Despite Their Old Age, "Super-Agers" Have Young Memories

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Despite Their Old Age, "Super-Agers" Have Young Memories

As your age begins to climb, your memory starts to decline. At least, this is the typical scenario. But a group of people known as "super-agers" may be proof that old age doesn't always come hand-in-hand with a bad memory. Super-agers are elderly people who have brains and memories that resemble that of people who are decades younger. How is this possible? Researchers at Harvard-affiliated Massachusetts General Hospital performed a study to get to the bottom of the super-agers' superpower. What they found is that super-ager brains have certain key areas with youthful characteristics. The outermost layer of brain cells known as the cortex, for example, among other brain regions, usually shrinks with age, but that was not the case in the brains of super-agers. The size of these regions is correlated with learning and memory. As for how these super-agers are able to retain strong memories and prevent certain areas of the brain from shrinking? That's another question, but this research takes us that much closer to treating age-related memory loss and perhaps even forms of dementia. Learn more about super-agers in the videos below.

Identical Twins Live Longer Than The General Population

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Identical Twins Live Longer Than The General Population

Identical twins are born not only with a sibling and a mirror image, but also a best friend. And new research has found that the built-in social bond that comes from being a twin might actually increase an individual's lifespan. According to a 2016 study published in the journal Plos One, twins—both identical and fraternal—outlive the general population, but identical twins outlive fraternal sets. The study looked at siblings in the Danish Twin Registry, which tracked twins born in Denmark from 1870 to 1900, and found that in cases of both male and female twins, they had a longer life expectancy than their singleton counterparts. The reason for this, or so the researchers think, is that twins protect each other. "There is benefit to having someone who is socially close to you who is looking out for you," lead author and University of Washington professor David Sharrow said in a press release. "They may provide material or emotional support that lead to better longevity outcomes." But if the benefit is purely born of support, why are identical twins better off than fraternal ones? "There is some evidence that identical twins are actually closer than fraternal twins," Sharrow said. "If they're even more similar, they may be better able to predict the needs of their twin and care for them." The good news for non-twins? Sharrow says that even singletons can learn from this study and get some protection if they invest in strong social relationships. "Most people may not have a twin, but as a society we may choose to invest in social bonds as a way to promote health and longevity."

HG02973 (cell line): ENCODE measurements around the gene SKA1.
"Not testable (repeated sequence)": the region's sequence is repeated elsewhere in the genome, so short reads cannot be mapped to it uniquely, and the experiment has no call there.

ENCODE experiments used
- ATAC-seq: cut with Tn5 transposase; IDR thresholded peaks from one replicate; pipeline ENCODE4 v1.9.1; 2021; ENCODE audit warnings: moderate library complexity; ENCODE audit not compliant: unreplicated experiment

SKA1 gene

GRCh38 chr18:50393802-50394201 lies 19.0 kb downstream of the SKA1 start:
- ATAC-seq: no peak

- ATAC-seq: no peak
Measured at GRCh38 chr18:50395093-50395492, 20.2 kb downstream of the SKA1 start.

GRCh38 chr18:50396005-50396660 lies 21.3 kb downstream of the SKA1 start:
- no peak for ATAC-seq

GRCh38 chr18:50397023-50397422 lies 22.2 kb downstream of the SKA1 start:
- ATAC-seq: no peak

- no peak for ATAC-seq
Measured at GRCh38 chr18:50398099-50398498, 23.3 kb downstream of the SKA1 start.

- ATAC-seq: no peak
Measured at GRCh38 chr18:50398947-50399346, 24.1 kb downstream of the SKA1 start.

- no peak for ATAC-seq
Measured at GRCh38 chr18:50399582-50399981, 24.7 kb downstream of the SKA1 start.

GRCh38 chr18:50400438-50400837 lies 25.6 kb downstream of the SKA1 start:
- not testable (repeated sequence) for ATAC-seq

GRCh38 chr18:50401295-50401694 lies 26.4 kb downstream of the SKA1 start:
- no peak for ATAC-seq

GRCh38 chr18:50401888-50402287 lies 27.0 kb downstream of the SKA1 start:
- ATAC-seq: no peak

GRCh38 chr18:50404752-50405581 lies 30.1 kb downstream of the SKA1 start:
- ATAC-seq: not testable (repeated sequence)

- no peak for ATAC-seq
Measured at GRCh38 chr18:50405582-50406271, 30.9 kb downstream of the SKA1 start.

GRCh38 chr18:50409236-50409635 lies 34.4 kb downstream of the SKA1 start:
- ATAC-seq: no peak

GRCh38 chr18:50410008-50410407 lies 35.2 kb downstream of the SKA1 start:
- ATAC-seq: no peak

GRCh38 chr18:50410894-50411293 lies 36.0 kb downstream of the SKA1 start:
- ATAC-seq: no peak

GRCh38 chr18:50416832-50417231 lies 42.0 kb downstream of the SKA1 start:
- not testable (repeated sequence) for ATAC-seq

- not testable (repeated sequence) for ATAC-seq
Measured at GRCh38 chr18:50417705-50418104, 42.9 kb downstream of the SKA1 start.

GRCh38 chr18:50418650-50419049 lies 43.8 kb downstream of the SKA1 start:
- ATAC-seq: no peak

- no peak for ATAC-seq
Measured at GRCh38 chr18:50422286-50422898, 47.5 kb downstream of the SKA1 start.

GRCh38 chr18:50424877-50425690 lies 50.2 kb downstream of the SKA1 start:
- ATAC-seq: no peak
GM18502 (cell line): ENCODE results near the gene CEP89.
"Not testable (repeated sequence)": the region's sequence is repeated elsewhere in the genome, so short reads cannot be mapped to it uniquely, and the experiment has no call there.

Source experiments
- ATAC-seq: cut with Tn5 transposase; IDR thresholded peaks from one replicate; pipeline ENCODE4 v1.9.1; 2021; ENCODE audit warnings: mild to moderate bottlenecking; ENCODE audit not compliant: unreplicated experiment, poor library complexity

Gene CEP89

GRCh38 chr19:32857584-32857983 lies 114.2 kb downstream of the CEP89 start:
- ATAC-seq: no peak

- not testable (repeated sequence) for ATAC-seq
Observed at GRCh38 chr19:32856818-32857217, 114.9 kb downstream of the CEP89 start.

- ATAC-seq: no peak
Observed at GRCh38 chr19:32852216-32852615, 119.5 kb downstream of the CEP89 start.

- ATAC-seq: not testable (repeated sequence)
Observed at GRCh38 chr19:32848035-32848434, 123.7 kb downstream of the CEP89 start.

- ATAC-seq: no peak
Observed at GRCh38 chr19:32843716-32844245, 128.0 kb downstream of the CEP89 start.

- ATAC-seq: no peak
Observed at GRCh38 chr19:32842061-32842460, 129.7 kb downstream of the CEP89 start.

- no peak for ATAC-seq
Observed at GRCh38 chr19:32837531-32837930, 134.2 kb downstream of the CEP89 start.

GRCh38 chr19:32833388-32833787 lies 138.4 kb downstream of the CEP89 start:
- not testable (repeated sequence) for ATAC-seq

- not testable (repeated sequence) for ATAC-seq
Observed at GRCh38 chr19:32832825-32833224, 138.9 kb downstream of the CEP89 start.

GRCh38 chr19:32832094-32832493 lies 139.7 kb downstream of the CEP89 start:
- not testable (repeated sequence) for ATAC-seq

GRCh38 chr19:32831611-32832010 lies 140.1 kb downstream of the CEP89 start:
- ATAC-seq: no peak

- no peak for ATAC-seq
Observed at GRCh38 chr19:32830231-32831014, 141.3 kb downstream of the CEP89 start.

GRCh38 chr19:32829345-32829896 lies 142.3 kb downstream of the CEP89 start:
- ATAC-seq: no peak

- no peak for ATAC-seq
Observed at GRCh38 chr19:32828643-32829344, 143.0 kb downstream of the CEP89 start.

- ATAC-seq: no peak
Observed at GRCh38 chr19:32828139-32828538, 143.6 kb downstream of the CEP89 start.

These Are The Ages You Peak At Everything

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These Are The Ages You Peak At Everything